State Secretary for Science and Research
President Prof. Dr. Alt, Prof. Dr. Dreher, Prof. Dr. Zürn, Ladies and gentlemen, I would like to welcome you to the conference “Planning Research for the Future?”
Some of you may be wondering to what extent research must, should, or can be “planned.” After all, research has to be free to develop dynamically, and – as we all know – we owe some of the most important discoveries in the history of science to serendipity or to unusually creative and unconventional thinking. But even if we take more typical cases as our starting point, scientific insights always depend on other recent work, and the pursuit of new discoveries can be unpredictable. We’re limited in our ability to plan these processes.
On the other hand, however, social and economic issues and goals play a decisive role in initiating research inquiries and fields. Whenever new needs or interests crop up in society, the questions either trigger researchers’ curiosity or new programs are designed to explore these issues.
I’m thinking, for example, of the sustainable use of natural resources, the challenges of demographic change (aging societies here, and overpopulation and the lack of resources elsewhere), or the constant evolution of mobility options (e-mobility is the key word here).
Science and research evolve in the delicate balance between science’s pursuit of knowledge, local and supraregional economic needs, and the tasks of society as a whole, represented by the government.
We are all familiar with the related discussions of basic research versus an application orientation, school funding that focuses on the majority of students versus (or in addition to) support for gifted programs, and the amount of influence politics and society should have on research aims. While these goals may appear to be contradictory, they bring energy to scholarly and scientific work and we need to keep trying to find a balance between them.
Despite the questions I started with on the nature of scientific insights, we can still ask whether research can or must also be plannable. I would prefer to leave this complex question to the experts gathered here – after all, tackling this issue is what brought them here today. Instead I’d like to offer a Solomonic response: what we definitely can and must plan and influence are the institutional structures that make research possible. And of course we policymakers, along with science and industry, need to constantly revisit the question of what the right institutional structures actually are.
Against this backdrop, I’m delighted that the Freie Universität and the Stifterverband für die deutsche Wissenschaft are holding this conference here in Berlin and at the FU.
Berlin is a center of science and learning: a total of four universities, four universities of ap-plied science, three colleges of music, performing arts, and fine arts, two religious colleges, and 26 private institutions of higher education are at home in our city, along with more than 60 research institutions with an international reputation.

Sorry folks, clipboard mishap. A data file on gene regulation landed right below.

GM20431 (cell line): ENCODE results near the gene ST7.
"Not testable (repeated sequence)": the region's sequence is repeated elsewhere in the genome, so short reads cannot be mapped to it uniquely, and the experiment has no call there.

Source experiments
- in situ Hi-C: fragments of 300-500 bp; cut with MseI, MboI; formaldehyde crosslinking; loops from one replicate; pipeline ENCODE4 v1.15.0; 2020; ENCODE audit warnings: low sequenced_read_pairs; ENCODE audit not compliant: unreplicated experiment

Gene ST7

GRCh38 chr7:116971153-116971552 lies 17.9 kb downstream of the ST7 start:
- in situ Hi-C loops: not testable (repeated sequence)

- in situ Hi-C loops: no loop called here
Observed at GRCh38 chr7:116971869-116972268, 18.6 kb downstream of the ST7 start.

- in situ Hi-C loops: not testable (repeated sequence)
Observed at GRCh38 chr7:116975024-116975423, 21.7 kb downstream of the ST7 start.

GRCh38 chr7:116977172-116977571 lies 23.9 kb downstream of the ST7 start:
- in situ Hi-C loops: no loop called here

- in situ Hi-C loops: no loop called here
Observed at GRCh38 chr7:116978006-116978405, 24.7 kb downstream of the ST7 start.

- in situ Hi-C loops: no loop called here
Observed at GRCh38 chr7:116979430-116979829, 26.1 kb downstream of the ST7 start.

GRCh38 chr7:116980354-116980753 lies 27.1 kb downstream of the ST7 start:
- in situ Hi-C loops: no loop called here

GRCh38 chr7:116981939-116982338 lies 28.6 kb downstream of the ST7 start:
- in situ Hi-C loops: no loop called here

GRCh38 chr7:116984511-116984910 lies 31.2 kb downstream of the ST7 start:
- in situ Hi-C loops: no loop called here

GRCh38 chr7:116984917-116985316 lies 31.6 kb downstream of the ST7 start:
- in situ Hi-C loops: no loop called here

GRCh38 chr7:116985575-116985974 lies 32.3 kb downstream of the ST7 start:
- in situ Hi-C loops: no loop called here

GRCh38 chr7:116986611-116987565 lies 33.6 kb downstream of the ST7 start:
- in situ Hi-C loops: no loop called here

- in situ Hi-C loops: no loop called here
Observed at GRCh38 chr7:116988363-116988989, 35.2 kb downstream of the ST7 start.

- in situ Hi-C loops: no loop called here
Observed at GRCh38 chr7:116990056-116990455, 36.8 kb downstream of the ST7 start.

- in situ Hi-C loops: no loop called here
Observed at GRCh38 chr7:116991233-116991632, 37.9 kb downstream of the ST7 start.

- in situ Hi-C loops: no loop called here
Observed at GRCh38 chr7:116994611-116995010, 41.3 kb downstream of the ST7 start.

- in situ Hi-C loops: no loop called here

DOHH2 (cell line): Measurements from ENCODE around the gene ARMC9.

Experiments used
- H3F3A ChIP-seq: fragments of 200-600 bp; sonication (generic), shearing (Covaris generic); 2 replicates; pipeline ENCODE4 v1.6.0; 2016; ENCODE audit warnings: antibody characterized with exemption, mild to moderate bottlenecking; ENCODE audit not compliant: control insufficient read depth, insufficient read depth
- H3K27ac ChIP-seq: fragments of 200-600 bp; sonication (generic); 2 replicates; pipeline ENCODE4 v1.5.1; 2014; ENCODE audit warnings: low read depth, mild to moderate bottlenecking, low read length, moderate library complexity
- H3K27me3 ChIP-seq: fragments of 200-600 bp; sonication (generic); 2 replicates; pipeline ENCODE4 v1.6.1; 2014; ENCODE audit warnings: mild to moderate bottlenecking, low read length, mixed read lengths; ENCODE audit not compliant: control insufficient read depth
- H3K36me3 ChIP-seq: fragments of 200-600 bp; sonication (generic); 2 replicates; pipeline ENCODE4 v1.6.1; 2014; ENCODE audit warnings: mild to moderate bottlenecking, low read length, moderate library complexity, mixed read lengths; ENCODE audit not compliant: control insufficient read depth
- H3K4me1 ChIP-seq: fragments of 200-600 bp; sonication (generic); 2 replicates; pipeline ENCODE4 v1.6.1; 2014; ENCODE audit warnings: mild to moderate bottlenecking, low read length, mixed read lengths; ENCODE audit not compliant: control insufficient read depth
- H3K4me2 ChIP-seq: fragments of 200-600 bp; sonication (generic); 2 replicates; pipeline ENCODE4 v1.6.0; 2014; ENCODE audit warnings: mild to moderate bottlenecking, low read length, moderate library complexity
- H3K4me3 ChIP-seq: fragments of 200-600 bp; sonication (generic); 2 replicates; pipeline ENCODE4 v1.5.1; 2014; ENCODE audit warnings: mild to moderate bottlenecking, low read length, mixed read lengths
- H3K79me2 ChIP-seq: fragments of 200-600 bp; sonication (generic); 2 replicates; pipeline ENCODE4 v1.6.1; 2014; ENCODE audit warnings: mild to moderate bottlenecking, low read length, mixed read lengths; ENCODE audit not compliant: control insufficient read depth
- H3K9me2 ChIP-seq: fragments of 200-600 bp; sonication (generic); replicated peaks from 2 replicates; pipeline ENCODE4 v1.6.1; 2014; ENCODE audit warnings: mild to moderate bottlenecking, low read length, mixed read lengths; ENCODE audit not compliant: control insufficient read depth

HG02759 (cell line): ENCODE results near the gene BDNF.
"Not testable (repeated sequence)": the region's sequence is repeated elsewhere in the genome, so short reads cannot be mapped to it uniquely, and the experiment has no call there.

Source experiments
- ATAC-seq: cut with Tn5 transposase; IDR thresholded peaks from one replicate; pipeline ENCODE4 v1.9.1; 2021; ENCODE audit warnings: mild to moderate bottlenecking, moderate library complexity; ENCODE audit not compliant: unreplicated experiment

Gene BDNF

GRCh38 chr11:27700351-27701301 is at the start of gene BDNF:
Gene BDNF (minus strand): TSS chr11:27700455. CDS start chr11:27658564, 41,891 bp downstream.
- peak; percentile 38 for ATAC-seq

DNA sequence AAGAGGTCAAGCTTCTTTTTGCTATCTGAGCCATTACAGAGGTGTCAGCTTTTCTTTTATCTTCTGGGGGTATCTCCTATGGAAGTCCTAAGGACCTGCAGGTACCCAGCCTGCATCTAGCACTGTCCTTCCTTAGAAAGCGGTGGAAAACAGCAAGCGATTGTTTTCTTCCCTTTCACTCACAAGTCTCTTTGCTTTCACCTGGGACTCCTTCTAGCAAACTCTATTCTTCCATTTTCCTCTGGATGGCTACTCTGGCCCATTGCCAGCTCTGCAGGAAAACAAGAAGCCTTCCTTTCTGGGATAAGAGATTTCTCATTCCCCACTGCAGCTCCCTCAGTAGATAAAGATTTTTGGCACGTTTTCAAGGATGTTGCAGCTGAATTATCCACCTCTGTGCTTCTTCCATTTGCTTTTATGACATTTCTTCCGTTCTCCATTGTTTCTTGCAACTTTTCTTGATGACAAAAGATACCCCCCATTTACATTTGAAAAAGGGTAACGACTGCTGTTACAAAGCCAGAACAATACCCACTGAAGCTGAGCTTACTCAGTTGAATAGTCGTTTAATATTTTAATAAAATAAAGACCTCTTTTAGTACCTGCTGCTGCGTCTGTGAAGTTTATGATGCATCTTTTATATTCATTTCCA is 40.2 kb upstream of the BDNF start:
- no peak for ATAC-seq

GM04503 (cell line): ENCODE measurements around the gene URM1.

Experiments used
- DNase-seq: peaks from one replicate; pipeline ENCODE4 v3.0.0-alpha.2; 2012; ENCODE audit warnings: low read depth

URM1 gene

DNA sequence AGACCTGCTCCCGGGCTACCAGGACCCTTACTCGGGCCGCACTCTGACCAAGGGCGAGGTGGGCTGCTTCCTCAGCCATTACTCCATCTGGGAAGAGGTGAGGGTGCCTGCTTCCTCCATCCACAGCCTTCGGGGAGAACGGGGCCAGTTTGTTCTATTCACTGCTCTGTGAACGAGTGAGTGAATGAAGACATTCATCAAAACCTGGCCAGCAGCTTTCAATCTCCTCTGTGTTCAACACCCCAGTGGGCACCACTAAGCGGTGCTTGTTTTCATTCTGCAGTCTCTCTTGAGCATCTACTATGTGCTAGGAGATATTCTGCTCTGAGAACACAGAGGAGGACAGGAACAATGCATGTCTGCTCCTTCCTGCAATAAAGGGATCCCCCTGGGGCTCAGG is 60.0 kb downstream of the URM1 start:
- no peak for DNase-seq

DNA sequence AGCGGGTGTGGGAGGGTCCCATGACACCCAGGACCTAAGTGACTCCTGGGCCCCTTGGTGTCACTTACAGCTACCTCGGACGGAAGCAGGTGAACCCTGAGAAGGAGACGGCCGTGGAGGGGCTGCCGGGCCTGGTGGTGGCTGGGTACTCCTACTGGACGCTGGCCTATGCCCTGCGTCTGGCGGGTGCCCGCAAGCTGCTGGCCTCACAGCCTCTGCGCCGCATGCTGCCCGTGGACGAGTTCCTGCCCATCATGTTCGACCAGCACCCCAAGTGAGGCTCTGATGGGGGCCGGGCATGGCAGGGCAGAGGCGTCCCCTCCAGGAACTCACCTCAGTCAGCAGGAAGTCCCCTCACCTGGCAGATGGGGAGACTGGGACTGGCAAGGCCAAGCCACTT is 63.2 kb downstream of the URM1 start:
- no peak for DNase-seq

That gives us one of Europe’s largest and most diverse academic and scientific landscapes. And I am convinced that this also gives us outstanding – perhaps even unique – structural potential and capacity when it comes to research. Strong connections between university and non-university research institutions are possible here. Berlin is a place where disciplinary boundaries can be transcended in unconventional ways and diversity is a source of intellectual inspiration.
At the same time, cooperation between university and non-university research institutions in particular is becoming more and more important. If Berlin is to remain competitive throughout Europe in research and higher education, it is crucial that we take a strategic approach to research planning. Here, too, I believe that diversity is ,the best foundation for a strategy of this kind.
In addition, the Freie Universität itself, as a strong research university that also boasts excellent teaching, is an ideal venue for this conference. Under Germany’s “Excellence Initiative,” it was awarded funding for its long-term institutional strategy. FU graduate schools and “clusters of excellence” have also been singled out by the “Excellence Initiative.” This success demonstrates that the university has set the right course with its strategy, and it also has a very good chance of receiving additional awards in the next round of funding. I would like to take this opportunity to assure you again that the Berlin Senate will support you as you work towards this goal.
We cannot discuss the social, political, and eonomic development of society without also talking about research, innovation, and scientific advances. What direction is research taking, what should its priorities be, and how can these goals be achieved? It’s not just researchers, policymakers, and government departments focused on science who are working hard on the subject of research planning. Rather, interest is growing even among people outside the scientific and academic sector.
The Freie Universität Berlin is an excellent place for intellectually stimulating events, and so I would like to wish you productive conversations and an exciting stay in Berlin, our science capital!